WorldClass has been saved
The art of hope
Stellenbosch is home to one of the country’s top universities and some of its most elite schools. Stellenbosch also has a thriving arts scene. But almost all of the art events happen in the town’s well-heeled Middedorp (literally “midtown”). Surrounding Middedorp are poor communities where the harsh realities of life mean that art, design and creative subjects are considered unaffordable luxuries.
Andi Norton of the Stellenbosch Outdoor Sculpture Trust has always believed in the ability of art to inspire and empower, to transform lives. And so, in 2012 with Deloitte’s Michael van Wyk, she founded KickstART, a non-profit organisation which exists to take the power of art and design to the less privileged – particularly their children.
Norton explains: “The schools surrounding the centre of Stellenbosch have very little access to art and creative subjects. When schools are struggling just to keep going, the first budget items that get cut are art, drama and public speaking. In the 21st century we need innovators and entrepreneurs. We need people with the big ideas, but without the ability to communicate, those big ideas will remain just that: big ideas.”
Norton adds that arts and creativity foster not just the ability to communicate but also the ability to think critically and to work collaboratively. And so KickstART was born, now providing an annual workshop for over 100 children from seven of the most vulnerable schools around Stellenbosch.
The workshops teach youngsters about the wonders of art, and about the possibilities of art and creative careers.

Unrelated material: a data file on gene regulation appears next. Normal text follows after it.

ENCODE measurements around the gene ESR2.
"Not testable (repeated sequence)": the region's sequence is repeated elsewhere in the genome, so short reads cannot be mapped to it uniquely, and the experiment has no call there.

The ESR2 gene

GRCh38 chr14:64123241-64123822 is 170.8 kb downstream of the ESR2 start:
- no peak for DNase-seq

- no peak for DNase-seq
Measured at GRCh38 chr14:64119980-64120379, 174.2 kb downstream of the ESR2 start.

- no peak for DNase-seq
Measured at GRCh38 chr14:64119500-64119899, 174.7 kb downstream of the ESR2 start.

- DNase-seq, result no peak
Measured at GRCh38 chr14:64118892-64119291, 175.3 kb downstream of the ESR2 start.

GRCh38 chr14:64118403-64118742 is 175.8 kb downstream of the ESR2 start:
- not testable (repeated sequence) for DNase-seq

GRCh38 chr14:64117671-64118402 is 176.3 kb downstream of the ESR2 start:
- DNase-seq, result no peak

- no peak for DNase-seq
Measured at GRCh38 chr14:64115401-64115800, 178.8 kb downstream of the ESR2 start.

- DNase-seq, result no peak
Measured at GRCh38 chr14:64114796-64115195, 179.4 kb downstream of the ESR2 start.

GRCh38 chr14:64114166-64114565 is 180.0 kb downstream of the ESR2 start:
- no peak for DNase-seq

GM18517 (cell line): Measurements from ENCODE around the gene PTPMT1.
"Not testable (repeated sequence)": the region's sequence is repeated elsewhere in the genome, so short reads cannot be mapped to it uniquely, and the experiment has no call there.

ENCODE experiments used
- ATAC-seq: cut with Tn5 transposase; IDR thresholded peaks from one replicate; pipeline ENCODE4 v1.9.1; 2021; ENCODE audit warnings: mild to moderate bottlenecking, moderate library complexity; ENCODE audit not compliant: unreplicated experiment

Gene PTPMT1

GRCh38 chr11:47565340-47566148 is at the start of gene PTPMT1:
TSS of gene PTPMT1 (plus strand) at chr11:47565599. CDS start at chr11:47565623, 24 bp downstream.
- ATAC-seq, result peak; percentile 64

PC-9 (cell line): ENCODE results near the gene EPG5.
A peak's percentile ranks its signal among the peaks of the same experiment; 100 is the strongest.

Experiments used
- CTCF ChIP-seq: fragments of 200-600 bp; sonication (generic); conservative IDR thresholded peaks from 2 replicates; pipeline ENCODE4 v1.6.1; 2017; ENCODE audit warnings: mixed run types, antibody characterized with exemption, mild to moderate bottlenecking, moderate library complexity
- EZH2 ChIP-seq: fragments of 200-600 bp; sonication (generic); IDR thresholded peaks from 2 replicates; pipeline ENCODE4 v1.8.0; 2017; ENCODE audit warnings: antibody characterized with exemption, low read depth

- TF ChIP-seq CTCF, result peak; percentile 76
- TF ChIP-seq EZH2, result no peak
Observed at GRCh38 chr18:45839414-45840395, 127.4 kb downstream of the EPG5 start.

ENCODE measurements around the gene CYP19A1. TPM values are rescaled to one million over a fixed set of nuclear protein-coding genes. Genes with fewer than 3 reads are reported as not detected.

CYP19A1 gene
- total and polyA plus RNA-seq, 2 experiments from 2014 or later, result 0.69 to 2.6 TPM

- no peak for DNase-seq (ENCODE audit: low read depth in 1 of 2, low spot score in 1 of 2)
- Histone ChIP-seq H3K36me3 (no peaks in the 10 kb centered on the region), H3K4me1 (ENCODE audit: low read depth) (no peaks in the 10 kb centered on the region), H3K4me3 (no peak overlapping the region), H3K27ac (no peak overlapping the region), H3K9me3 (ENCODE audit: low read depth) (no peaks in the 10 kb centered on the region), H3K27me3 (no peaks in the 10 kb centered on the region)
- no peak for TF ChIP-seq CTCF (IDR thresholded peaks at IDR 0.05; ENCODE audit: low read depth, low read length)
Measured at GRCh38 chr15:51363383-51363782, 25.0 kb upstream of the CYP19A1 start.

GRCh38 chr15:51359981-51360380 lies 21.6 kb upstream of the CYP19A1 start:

Then, working with Deloitte, those who show the greatest promise are selected for the KickstART programme, which allows them to attend art lessons at the prestigious PJ Olivier Art Centre. Twice a week, with Deloitte sponsorship, the learners are transported to and from PJ Olivier and given a meal because, as Norton says, “you can’t create or learn if you’re hungry”. Beneficiaries also receive mentoring and psychosocial support.
“We have had the most incredible group of alumni come through KickstART,” says Van Wyk (who heads up Deloitte’s Stellenbosch office). He cites one youngster who is about to finish her degree in jewellery design, others who have become teachers and three who are on full-time Bachelor of Arts bursaries at the Stellenbosch Academy of Design.
According to Van Wyk, as many as half of all children living in the Winelands drop out of school in Grade 10. KickstART does not necessarily aim to produce artists and designers. But it does aim to convince highschool learners that it is important to stay in school until matric. “Many of them believe that unless they do maths and science, they won’t get a job so what’s the point in staying on?
They’ve lost hope. “We want to produce young people who can think creatively and critically. Most importantly, we want to produce young people who have hope – that’s what KickstART is really all about.”